White-throated jacobin hummingbird, 1/200, f/16, 400 ISO, 170mm focal length

The Physical Setup

See the diagram of the arrangement of the various elements that I use to photograph hummingbirds. The flower is about 8 feet from the camera, and the print of out of focus foliage is 3 to 5 feet behind the flower.

I use the out of focus foliage print to prevent the background from becoming black. Hummingbirds are diurnal. A black background would look unnatural. Therefore, I printed several 20 x 30 inch prints of out of focus foliage photos and had them mounted on foam core. I simply clip the prints to the back of a chair, a light stand, or whatever is handy.

All of the flashes should be the same model. If you mix flash units, ghosting may occur. Set the flash units to slave mode and trigger them from the camera with a transmitter made for your camera.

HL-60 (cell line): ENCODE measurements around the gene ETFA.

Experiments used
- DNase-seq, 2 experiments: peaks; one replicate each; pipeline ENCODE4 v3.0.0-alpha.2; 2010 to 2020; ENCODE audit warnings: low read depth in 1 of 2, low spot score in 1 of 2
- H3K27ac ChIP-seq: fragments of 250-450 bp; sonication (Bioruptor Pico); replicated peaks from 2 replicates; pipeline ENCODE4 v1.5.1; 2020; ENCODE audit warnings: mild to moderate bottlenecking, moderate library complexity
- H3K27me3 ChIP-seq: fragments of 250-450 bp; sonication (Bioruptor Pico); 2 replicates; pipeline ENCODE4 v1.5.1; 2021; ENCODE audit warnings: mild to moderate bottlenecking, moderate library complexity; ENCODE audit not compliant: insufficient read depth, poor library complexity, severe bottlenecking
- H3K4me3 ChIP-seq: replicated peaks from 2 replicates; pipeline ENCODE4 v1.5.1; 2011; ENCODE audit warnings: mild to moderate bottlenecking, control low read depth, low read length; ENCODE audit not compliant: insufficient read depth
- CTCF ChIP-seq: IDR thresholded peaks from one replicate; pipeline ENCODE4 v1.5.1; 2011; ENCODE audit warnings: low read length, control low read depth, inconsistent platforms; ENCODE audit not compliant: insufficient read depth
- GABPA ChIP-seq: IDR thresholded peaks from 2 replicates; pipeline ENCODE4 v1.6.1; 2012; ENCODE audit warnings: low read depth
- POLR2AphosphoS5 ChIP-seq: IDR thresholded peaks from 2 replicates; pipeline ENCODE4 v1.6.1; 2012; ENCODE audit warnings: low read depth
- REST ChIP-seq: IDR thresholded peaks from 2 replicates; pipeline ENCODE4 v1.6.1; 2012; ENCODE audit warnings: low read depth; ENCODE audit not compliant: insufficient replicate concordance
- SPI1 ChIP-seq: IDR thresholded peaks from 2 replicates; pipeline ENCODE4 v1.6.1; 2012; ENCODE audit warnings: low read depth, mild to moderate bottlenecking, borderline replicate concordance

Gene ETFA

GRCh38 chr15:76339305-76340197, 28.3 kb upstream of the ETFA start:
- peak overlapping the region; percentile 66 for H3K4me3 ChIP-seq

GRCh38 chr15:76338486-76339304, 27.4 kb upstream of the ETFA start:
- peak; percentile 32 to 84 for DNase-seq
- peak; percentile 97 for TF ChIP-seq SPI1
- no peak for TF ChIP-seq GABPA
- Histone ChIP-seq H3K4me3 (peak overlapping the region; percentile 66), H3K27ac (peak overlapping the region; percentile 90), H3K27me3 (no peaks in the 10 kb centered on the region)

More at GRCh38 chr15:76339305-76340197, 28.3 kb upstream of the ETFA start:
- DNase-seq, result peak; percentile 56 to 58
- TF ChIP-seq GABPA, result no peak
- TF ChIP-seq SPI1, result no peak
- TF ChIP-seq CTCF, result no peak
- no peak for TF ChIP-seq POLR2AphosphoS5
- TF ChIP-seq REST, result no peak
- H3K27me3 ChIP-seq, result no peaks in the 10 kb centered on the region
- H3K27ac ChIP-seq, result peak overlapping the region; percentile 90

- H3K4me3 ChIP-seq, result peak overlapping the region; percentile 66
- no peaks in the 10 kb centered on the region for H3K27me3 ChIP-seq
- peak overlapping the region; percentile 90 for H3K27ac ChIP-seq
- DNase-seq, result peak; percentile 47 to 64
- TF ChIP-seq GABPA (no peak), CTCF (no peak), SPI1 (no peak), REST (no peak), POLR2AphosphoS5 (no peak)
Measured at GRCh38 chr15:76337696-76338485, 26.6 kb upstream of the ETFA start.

I suggest using a tripod so you don’t have to hold the camera and worry about focus. Pre-focus on the flower and switch to manual focus. Use a medium telephoto lens such as a 70-200mm, 100-400mm, or 80-300mm. I use the BH 55 LR ballhead because I like the rock-solid rigidity even when using a long lens.

Green violet ear hummingbird, 1/100, f/18, 500 ISO, 330mm focal length

Recycle Time

The recycle time is the number of seconds it takes for the capacitor in the flash to charge after having taken a picture. If you use the flash with a small f/stop or on manual mode so the flash puts out maximum light, or if the batteries are low, the recycle time will be long. This can be frustrating because you can’t shoot until the flash is ready.